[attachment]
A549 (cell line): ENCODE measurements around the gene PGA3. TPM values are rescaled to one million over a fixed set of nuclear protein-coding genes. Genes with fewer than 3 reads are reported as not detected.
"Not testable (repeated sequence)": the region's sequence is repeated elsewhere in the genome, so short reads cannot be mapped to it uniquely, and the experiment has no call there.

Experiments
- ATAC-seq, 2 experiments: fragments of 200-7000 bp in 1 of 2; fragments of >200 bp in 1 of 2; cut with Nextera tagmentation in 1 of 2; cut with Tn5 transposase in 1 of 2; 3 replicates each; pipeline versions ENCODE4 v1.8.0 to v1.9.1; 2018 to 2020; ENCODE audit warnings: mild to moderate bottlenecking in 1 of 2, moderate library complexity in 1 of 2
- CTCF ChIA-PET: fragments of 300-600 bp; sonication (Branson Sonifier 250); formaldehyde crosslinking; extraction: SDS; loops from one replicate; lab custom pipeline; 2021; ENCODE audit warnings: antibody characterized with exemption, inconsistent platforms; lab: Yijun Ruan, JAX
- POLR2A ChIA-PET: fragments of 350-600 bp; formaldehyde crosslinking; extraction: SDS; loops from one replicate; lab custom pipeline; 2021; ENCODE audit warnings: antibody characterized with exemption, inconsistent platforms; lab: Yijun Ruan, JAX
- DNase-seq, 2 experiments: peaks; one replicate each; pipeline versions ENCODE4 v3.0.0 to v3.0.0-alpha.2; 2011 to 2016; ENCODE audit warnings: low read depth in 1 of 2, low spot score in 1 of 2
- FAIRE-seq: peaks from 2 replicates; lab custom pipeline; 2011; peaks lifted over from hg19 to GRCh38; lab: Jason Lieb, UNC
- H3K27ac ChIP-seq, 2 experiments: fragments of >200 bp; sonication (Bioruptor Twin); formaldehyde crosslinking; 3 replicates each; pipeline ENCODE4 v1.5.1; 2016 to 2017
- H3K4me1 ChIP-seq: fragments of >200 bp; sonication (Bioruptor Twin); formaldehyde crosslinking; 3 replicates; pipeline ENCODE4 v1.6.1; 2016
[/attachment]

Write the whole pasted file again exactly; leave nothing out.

A549 (cell line): ENCODE measurements around the gene PGA3. TPM values are rescaled to one million over a fixed set of nuclear protein-coding genes. Genes with fewer than 3 reads are reported as not detected.
"Not testable (repeated sequence)": the region's sequence is repeated elsewhere in the genome, so short reads cannot be mapped to it uniquely, and the experiment has no call there.

Experiments
- ATAC-seq, 2 experiments: fragments of 200-7000 bp in 1 of 2; fragments of >200 bp in 1 of 2; cut with Nextera tagmentation in 1 of 2; cut with Tn5 transposase in 1 of 2; 3 replicates each; pipeline versions ENCODE4 v1.8.0 to v1.9.1; 2018 to 2020; ENCODE audit warnings: mild to moderate bottlenecking in 1 of 2, moderate library complexity in 1 of 2
- CTCF ChIA-PET: fragments of 300-600 bp; sonication (Branson Sonifier 250); formaldehyde crosslinking; extraction: SDS; loops from one replicate; lab custom pipeline; 2021; ENCODE audit warnings: antibody characterized with exemption, inconsistent platforms; lab: Yijun Ruan, JAX
- POLR2A ChIA-PET: fragments of 350-600 bp; formaldehyde crosslinking; extraction: SDS; loops from one replicate; lab custom pipeline; 2021; ENCODE audit warnings: antibody characterized with exemption, inconsistent platforms; lab: Yijun Ruan, JAX
- DNase-seq, 2 experiments: peaks; one replicate each; pipeline versions ENCODE4 v3.0.0 to v3.0.0-alpha.2; 2011 to 2016; ENCODE audit warnings: low read depth in 1 of 2, low spot score in 1 of 2
- FAIRE-seq: peaks from 2 replicates; lab custom pipeline; 2011; peaks lifted over from hg19 to GRCh38; lab: Jason Lieb, UNC
- H3K27ac ChIP-seq, 2 experiments: fragments of >200 bp; sonication (Bioruptor Twin); formaldehyde crosslinking; 3 replicates each; pipeline ENCODE4 v1.5.1; 2016 to 2017
- H3K4me1 ChIP-seq: fragments of >200 bp; sonication (Bioruptor Twin); formaldehyde crosslinking; 3 replicates; pipeline ENCODE4 v1.6.1; 2016